Spelling and decoding skills are strongly connected.  Both require phonemic awareness and phonics skill, knowledge of spelling patterns, and familiarity with high-frequency words. Thus, spelling is part of both reading and writing instruction. Students with reading and writing problems generally need explicit, intensive instruction in decoding and spelling that emphasizes sound-symbol relationships and patterns. In writing, the practice of “invented spelling” in the primary grades helps students to develop their phonemic awareness and phonics knowledge. Instructional methods that emphasize spelling patterns by grouping words with similar patterns are effective.

In addition, students with spelling problems need support in memorizing the spelling of high-frequency, irregularly spelled words (for example, “right,”  “laugh,” and “their”).  Word lists, word walls, personalized spelling dictionaries, and strategies for studying spelling words are all common ways to support learning high-frequency words.

In addition to instruction, students need opportunities to practice spelling words both in lists and in the context of writing. A few recommendations pertain particularly to writing.

  • First, instruction should pay special attention to the words most commonly used in student writing.3
  • Second, because many students with learning disabilities will continue to have problems with spelling even after learning to read fluently, it is especially important for such students to learn strategies for proofreading their writing.
  • Third, they also need to learn to use tools, including dictionaries and spell checkers, to monitor and correct their spelling.  Personalized dictionaries, in which students write the words they are learning, can be helpful.

Sentence formation

Even good writers often pause to figure out how to express their ideas in sentences. For struggling writers, writing correct, effective sentences is a significant problem. In addition to learning to write grammatically correct sentences, they need to learn to write sentences with embedded clauses, write topic sentences that introduce main ideas, use transition words, and craft introductory sentences. There is less research on instructional methods in this area than for spelling and handwriting, and some of the research results go against common wisdom or practice. For example, traditional grammar instruction, with its focus on rules for correct writing, has little impact on the quality of students’ writing.

Three methods that have support from research or from the practices of effective teachers are sentence expansion, sentence combining, and teaching sentences within paragraph types.4 All three methods require students to apply their language sense (asking themselves: “Does that sound right?”) to writing increasingly complex sentences, rather than learning grammatical rules. In sentence expansion, students begin with “kernel sentences” composed of a subject and verb, for example, “John ran.”   Then they add elements to expand the sentence to tell more about the “who, what, why, when, and where.”  In sentence combining methods, students begin with several short sentences and learn how to combine them into longer more complex sentences. In paragraph-based methods, students learn sentence patterns for the topic, detail, and concluding sentences in different types of writing, such as sequence paragraphs and persuasive paragraphs. As always when learning skills, it is important for students to have opportunities to practice these skills in meaningful writing tasks, with regular feedback.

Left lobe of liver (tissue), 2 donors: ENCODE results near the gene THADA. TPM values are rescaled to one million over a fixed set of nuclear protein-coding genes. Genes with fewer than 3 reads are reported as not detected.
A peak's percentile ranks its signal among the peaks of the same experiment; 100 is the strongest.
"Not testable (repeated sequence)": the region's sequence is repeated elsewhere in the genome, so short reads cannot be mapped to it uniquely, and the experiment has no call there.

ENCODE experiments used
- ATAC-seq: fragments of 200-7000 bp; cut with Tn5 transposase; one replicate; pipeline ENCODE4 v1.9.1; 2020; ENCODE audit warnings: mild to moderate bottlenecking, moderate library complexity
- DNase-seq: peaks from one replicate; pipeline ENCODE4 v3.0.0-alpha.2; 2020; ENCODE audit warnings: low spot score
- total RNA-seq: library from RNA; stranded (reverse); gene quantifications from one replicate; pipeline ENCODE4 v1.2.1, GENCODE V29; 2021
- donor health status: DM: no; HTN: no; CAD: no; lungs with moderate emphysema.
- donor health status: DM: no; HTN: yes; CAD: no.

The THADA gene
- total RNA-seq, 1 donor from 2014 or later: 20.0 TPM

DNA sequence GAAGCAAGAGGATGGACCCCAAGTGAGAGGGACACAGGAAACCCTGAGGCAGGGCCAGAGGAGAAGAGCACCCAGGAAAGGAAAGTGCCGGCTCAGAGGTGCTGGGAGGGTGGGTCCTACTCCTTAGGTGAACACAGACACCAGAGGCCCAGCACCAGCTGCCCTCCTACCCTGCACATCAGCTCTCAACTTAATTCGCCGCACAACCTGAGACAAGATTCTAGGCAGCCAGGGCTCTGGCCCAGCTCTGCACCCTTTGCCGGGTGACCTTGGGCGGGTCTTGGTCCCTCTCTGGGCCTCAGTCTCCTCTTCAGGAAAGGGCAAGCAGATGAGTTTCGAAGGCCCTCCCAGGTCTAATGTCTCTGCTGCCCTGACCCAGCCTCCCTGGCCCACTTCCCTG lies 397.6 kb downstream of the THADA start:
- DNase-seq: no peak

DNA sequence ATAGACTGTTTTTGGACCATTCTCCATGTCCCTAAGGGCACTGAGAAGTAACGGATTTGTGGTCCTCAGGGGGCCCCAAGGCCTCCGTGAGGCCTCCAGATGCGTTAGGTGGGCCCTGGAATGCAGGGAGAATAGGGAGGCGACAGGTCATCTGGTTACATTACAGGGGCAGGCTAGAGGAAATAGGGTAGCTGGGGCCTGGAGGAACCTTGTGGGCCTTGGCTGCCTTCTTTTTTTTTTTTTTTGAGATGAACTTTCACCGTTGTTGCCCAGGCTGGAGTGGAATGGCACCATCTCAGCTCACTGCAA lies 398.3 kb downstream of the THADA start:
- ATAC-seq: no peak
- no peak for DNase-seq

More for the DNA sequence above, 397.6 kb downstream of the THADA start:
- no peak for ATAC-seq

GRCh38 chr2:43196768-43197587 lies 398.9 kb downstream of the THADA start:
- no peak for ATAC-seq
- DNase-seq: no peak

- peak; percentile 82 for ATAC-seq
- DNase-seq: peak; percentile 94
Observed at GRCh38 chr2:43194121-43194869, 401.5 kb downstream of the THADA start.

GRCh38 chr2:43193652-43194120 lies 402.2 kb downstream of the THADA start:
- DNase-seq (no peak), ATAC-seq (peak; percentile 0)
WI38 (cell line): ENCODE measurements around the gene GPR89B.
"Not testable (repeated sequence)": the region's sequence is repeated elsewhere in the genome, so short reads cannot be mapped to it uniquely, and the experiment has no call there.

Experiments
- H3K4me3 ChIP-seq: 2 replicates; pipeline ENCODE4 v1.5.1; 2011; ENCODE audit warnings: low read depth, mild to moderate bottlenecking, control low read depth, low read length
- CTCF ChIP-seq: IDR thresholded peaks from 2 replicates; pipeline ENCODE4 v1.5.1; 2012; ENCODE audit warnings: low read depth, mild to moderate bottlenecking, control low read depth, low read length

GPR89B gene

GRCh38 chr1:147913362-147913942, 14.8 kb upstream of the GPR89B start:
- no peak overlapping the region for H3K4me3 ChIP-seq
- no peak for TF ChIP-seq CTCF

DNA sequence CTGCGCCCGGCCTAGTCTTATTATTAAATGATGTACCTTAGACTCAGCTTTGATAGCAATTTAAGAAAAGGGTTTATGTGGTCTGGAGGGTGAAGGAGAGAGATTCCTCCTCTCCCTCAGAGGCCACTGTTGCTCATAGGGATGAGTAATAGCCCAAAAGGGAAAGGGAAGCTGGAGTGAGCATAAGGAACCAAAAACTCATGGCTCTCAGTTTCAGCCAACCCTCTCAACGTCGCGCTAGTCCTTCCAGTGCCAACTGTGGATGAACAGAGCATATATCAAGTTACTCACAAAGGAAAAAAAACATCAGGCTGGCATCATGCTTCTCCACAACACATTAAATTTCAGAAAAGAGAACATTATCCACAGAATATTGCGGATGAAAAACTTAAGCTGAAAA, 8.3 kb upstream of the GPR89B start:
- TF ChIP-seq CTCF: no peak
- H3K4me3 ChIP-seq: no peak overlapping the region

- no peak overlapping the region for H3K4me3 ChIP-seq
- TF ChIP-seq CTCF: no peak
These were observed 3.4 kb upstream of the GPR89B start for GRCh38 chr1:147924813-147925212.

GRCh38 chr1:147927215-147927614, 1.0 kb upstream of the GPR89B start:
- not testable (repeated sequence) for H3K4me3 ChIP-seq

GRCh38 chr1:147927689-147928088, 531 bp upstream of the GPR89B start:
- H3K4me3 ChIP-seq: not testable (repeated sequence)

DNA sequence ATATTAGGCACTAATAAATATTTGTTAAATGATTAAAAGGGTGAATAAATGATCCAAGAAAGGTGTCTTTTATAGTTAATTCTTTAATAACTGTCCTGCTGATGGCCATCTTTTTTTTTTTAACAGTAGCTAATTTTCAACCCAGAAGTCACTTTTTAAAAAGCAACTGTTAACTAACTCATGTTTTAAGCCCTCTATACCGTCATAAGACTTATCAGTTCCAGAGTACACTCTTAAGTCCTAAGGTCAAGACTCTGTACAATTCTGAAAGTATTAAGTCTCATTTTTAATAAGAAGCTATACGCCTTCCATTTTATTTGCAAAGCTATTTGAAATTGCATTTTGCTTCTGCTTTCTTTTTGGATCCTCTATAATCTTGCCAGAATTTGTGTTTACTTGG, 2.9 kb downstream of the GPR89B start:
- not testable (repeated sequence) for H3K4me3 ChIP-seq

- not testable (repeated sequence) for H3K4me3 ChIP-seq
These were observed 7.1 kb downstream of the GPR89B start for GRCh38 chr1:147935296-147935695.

Strategies for planning, revising, and self-regulation

Proficient writers have sophisticated strategies for planning and evaluating their writing. They:

  • set goals for communicating with an audience
  • use knowledge of genre to generate and organize content
  • evaluate their writing in terms of their goals and general standards for writing
  • often revise extensively

In contrast, struggling writers do little planning and limit their revising primarily to correcting errors. The research on the cognitive processes of good writers has been used to develop strategies to teach to less proficient writers. For example, we can teach students planning strategies that help them to use knowledge of organizational elements of text (e.g., in persuasive writing:  position, reasons, evidence, and conclusion) to generate and organize their writing.  Research provides strong evidence that we can successfully teach struggling writers to use more effective strategies for planning and revising and, thereby, help them to make substantial improvements in their writing.5 Fortunately, strategy instruction is effective with average learners as well as struggling writers, so it is a good method for general education classes that include students with disabilities.

Figure 1 below provides an example of a strategy for revising a piece of writing.6 This peer revising strategy involves a pair of students who get together to help each other evaluate and revise their papers. The steps are written as instruction to the student who is acting as editor. To teach the strategy, the teacher models applying the evaluation questions to samples of writing and making revisions to improve the writing. The teacher engages the students in collaboratively applying the strategy until students are ready to practice it in pairs. Note that a wide range of evaluation criteria could be used in step 3. The strategy provides a routine to support students in evaluation and revision that looks more like the processes that proficient writers use.

Figure 1: Peer Revising Strategy6